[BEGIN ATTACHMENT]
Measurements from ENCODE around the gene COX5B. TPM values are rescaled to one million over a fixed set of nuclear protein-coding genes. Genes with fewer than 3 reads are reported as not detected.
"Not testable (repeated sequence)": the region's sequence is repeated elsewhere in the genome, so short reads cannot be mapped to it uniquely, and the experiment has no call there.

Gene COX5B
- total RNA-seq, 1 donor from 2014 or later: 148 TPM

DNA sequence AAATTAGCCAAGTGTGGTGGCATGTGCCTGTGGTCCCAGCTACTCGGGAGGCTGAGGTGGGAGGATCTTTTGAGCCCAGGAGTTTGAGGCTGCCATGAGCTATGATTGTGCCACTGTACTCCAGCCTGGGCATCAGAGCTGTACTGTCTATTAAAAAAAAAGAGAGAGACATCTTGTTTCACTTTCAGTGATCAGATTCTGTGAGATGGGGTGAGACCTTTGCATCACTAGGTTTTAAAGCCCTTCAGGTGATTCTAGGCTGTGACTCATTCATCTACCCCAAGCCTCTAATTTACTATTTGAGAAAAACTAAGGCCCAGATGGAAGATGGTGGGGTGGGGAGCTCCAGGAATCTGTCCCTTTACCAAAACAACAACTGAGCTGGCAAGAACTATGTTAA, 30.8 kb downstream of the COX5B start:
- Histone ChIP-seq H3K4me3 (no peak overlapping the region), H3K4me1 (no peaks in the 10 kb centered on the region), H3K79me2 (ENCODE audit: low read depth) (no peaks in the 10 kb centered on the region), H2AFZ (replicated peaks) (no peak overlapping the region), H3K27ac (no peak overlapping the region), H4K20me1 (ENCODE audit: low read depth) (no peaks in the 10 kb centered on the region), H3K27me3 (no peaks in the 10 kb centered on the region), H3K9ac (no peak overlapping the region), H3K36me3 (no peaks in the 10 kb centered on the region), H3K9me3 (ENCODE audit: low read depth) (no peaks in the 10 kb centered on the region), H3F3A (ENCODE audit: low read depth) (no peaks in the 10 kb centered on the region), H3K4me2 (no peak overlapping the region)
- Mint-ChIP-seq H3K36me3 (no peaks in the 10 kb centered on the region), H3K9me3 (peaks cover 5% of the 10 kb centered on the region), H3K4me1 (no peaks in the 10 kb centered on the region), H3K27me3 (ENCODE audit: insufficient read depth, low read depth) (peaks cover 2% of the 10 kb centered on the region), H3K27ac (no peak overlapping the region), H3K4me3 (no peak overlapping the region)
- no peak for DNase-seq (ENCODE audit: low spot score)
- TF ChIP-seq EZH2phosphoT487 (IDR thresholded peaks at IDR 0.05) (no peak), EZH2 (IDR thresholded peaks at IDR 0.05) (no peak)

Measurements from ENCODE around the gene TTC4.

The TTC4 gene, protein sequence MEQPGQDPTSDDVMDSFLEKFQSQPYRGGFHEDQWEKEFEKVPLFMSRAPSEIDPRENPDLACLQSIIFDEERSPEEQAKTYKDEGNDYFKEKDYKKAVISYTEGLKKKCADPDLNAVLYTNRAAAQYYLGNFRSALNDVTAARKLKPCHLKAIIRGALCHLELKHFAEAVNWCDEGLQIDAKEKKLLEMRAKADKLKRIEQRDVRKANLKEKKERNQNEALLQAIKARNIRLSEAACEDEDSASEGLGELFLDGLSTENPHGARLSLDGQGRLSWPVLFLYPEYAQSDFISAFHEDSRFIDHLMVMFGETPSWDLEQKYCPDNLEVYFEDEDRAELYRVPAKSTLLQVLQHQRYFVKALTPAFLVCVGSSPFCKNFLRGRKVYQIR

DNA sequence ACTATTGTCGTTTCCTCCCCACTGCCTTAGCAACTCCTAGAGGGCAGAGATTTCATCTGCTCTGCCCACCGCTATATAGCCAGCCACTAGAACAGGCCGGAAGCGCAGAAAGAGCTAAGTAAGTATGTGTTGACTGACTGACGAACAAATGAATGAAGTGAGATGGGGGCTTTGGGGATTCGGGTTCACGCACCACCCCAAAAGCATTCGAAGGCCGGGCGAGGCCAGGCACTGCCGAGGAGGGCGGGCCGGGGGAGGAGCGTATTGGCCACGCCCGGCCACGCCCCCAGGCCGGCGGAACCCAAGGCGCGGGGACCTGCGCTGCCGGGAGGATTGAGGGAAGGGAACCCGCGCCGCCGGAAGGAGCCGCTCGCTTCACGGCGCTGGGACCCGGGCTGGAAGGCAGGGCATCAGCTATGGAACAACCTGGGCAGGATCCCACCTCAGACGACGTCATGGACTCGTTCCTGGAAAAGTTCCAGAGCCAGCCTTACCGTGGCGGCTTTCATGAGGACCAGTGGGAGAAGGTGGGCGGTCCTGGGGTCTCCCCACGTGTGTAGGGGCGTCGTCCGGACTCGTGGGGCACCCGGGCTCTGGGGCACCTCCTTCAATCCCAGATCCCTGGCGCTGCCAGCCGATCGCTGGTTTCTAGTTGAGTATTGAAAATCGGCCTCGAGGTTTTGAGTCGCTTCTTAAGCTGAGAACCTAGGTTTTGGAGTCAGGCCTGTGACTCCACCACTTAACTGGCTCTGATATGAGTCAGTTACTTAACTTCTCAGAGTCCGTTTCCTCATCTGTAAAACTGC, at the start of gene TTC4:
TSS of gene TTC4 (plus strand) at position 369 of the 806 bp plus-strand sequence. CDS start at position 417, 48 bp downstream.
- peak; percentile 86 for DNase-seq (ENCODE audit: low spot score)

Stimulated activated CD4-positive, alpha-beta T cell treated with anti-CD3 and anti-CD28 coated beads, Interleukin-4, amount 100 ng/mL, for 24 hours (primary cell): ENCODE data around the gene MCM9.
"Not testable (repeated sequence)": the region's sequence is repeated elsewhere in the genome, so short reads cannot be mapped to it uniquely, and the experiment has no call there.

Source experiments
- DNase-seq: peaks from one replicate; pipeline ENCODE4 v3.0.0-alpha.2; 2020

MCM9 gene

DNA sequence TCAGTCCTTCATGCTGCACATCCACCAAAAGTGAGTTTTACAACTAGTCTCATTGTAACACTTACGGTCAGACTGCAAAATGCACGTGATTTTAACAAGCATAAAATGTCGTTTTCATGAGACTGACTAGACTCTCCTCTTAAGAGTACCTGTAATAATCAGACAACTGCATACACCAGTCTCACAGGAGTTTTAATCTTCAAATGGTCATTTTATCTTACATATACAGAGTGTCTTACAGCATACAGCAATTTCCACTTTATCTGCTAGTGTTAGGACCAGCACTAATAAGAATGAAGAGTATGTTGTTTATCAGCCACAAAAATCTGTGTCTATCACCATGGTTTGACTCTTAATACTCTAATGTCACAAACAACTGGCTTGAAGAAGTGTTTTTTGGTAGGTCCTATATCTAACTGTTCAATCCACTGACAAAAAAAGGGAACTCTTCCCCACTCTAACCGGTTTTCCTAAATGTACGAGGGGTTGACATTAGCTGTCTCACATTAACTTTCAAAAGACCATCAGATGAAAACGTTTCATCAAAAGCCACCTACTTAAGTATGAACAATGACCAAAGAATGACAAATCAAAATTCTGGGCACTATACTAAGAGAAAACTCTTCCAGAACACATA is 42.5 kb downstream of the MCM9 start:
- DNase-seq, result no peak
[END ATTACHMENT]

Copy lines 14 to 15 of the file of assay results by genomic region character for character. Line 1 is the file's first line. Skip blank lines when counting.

- peak; percentile 86 for DNase-seq (ENCODE audit: low spot score)

Stimulated activated CD4-positive, alpha-beta T cell treated with anti-CD3 and anti-CD28 coated beads, Interleukin-4, amount 100 ng/mL, for 24 hours (primary cell): ENCODE data around the gene MCM9.